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Publication numberUS4245020 A
Publication typeGrant
Application numberUS 06/015,548
Publication dateJan 13, 1981
Filing dateFeb 26, 1979
Priority dateMar 21, 1978
Also published asCA1131694A, CA1131694A1, DE2910128A1, DE2910128C2
Publication number015548, 06015548, US 4245020 A, US 4245020A, US-A-4245020, US4245020 A, US4245020A
InventorsJacob van den Berg
Original AssigneeU.S. Philips Corporation
Export CitationBiBTeX, EndNote, RefMan
External Links: USPTO, USPTO Assignment, Espacenet
Method of making a display screen for a color television display tube using charged photoconductive layer
US 4245020 A
Abstract
A method of making a display screen for a color television display tube in which a photoconductive layer on the window portion of the tube is provided with a uniform charge which may be either positive or negative. A charge pattern is then formed on that layer by scanning it with an electron beam passing through an apertured color selection electrode. The energy of the beam is such that the average depth of penetration of the electrons is greater than the thickness of the photoconductive layer so that the charge disappears at the regions struck by the beam. The remaining charge pattern is developed with a suspension of charged phosphor particles. By repeating this process, patterns of red, green and blue luminescent phosphor particles can be successively provided to form the display screen. It is also possible to scan the layer simultaneously or successively by three electron beams and to develop the resultant charge pattern with a light-absorbing pigment.
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Claims(7)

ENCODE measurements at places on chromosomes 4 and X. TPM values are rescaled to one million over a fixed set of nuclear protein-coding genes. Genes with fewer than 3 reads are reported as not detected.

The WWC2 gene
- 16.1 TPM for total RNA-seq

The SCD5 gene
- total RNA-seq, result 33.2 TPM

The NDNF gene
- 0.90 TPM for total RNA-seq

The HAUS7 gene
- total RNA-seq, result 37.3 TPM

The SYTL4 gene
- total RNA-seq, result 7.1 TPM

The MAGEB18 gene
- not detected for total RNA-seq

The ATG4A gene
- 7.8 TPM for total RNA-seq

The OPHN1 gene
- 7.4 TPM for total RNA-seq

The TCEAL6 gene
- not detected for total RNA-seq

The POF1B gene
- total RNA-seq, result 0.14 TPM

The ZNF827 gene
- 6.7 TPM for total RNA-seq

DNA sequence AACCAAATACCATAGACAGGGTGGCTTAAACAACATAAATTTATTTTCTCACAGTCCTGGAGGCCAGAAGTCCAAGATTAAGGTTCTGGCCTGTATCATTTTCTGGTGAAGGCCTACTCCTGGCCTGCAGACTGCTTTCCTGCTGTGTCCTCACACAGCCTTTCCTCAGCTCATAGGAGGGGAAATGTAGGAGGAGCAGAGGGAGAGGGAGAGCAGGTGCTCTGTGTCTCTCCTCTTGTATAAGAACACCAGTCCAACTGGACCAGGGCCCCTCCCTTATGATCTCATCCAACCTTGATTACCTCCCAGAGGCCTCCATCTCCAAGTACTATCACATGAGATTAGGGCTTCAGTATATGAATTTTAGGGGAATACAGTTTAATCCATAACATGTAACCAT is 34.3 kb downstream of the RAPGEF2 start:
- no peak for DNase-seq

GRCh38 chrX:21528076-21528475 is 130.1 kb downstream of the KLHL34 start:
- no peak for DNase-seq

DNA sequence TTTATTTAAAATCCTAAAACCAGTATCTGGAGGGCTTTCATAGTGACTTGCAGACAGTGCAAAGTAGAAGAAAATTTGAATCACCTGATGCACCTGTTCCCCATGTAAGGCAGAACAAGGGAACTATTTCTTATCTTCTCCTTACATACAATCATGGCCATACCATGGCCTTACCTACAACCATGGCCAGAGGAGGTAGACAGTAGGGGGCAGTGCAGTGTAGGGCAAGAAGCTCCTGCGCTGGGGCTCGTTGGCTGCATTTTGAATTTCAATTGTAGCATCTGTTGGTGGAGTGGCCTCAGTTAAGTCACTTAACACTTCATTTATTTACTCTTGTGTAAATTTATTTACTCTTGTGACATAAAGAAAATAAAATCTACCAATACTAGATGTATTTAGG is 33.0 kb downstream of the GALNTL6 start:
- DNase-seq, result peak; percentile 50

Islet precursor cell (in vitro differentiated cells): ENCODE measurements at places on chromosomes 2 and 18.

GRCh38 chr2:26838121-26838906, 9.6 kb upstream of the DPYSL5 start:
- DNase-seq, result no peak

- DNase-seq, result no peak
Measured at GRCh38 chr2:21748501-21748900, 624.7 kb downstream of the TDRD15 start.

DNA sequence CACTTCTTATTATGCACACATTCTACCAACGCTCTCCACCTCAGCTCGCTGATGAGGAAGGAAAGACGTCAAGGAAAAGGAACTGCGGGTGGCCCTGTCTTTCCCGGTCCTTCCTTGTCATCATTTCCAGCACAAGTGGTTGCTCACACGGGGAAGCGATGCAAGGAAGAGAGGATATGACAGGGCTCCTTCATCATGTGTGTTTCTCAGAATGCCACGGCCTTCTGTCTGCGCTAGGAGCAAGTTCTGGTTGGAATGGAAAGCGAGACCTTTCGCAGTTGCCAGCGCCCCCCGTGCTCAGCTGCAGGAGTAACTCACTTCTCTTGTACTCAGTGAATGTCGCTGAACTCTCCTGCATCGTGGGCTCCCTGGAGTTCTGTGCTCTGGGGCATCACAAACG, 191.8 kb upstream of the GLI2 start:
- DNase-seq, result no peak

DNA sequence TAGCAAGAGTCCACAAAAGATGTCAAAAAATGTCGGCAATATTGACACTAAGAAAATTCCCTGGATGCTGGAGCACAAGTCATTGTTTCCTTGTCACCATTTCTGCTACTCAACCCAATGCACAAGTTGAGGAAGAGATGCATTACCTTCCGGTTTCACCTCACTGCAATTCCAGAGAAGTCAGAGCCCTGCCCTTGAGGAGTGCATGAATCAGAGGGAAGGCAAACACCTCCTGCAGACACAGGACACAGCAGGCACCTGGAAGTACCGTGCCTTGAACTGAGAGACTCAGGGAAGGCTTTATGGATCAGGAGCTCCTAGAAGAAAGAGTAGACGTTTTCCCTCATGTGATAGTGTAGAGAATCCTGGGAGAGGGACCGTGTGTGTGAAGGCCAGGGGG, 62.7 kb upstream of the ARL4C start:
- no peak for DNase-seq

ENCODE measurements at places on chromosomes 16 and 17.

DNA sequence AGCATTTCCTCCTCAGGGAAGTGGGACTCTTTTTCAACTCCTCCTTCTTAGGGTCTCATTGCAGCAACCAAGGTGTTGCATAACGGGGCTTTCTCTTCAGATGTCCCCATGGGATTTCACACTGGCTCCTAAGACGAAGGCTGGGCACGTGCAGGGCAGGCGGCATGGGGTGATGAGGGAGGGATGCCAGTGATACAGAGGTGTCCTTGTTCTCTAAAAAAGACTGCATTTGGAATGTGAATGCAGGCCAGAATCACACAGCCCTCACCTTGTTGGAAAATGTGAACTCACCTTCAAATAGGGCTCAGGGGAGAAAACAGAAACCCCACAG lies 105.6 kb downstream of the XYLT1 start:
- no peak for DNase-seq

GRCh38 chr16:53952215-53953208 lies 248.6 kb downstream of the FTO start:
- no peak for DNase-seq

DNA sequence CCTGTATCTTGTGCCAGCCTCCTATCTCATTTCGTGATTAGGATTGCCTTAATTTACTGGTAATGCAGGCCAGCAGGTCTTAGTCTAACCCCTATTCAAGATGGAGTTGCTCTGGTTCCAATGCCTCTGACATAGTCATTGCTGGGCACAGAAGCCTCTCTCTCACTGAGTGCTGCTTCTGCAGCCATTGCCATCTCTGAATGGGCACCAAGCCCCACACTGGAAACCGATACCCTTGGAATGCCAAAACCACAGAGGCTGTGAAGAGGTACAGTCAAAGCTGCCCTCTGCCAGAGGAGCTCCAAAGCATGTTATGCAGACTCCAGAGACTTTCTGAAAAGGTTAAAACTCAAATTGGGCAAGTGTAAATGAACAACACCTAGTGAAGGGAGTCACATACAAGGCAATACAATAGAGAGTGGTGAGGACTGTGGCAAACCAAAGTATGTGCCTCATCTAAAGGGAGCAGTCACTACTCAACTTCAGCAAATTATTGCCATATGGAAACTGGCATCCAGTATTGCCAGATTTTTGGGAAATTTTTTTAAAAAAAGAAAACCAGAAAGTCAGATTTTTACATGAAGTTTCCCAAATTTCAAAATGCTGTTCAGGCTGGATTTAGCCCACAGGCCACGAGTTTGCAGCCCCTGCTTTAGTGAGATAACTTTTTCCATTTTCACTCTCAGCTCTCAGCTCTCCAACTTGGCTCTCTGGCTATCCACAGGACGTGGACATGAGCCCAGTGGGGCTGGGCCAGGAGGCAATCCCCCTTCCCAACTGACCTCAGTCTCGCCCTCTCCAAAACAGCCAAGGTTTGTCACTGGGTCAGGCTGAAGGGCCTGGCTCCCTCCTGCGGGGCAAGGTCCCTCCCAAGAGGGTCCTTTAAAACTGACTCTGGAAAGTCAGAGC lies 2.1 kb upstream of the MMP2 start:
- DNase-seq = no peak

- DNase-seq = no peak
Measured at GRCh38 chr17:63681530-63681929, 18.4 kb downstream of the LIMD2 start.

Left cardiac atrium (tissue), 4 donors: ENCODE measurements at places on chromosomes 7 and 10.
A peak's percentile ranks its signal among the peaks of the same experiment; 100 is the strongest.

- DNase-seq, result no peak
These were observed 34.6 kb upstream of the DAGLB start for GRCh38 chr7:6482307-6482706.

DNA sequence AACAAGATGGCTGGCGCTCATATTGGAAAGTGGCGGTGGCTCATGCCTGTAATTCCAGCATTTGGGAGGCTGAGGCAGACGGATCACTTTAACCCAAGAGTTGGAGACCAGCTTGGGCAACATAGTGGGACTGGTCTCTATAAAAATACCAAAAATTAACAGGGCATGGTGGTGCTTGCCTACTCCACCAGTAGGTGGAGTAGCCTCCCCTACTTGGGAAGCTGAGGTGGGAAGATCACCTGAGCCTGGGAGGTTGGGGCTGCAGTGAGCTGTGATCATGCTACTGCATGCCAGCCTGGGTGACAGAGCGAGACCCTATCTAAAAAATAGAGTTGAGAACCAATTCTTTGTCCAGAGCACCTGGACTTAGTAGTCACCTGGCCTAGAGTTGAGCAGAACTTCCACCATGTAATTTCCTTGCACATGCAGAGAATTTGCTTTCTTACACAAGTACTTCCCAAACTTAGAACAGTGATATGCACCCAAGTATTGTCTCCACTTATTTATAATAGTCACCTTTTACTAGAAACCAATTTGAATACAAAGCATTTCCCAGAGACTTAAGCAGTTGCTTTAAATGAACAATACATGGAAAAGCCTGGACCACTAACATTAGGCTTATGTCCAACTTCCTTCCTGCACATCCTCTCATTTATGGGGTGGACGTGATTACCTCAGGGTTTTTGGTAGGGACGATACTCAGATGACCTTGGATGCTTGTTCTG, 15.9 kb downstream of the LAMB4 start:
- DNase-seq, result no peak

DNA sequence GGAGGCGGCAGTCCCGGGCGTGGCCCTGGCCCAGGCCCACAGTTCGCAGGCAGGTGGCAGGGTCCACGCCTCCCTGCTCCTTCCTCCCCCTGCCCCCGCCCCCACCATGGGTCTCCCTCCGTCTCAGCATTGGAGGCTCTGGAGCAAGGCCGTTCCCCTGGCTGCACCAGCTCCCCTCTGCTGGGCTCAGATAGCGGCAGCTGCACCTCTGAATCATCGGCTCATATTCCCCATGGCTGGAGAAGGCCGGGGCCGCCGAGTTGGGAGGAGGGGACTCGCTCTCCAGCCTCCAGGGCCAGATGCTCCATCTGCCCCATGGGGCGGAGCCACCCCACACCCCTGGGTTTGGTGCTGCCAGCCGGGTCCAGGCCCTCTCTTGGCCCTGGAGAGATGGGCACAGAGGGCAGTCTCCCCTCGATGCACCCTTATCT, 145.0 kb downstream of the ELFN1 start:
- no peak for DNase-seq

What is claimed is:
1. A method of making a colour display screen for a colour television display tube comprising the steps of applying a conductive layer on a window portion of the tube, applying a photoconductive layer on said conductive layer, providing a substantially uniform surface charge on said photoconductive layer, positioning an apertured colour selection electrode in front of said window portion so that the electrode is adjacent to and spaced from said photoconductive layer, scanning said photoconductive layer with an electron beam passing through the apertures in the colour selection electrode to thereby form a charge pattern on the photoconductive layer, the thickness of said photoconductive layer and the energy of the electrons in the electron beam being such that the average depth of penetration of the electrons in the beam exceeds the thickness of the photoconductive layer, and developing the charge pattern with electrically charged particles.
2. The method according to claim 1 wherein, after said developing step, said surface charge providing and scanning steps are repeated to form a second charge pattern and developing said second charge pattern with charged particles of a type different from said first named particles.
3. The method according to claim 2 wherein the respective charge patterns are developed with phosphor particles luminescing in different colours.
4. The method according to claim 2 wherein said surface charge providing, scanning and developing steps are repeated to successively form three charge patterns which are developed with phosphor particles luminescing in red, green and blue, respectively.
5. The method according to claim 1 wherein said scanning step is carried out with a plurality of electron beams to thereby form a plurality of interdigitating charge patterns and wherein said charge patterns are developed with particles of a light-absorbing material.
6. The method according to claim 1 wherein during said scanning step the charge pattern is formed by discharge of the surface charge at regions on said photoconductive layers struck by said electron beam and wherein the size of said regions is determined by the discharge time of the electron beam.
7. The method according to claim 1 wherein said photoconductive layer is provided with a negative surface charge.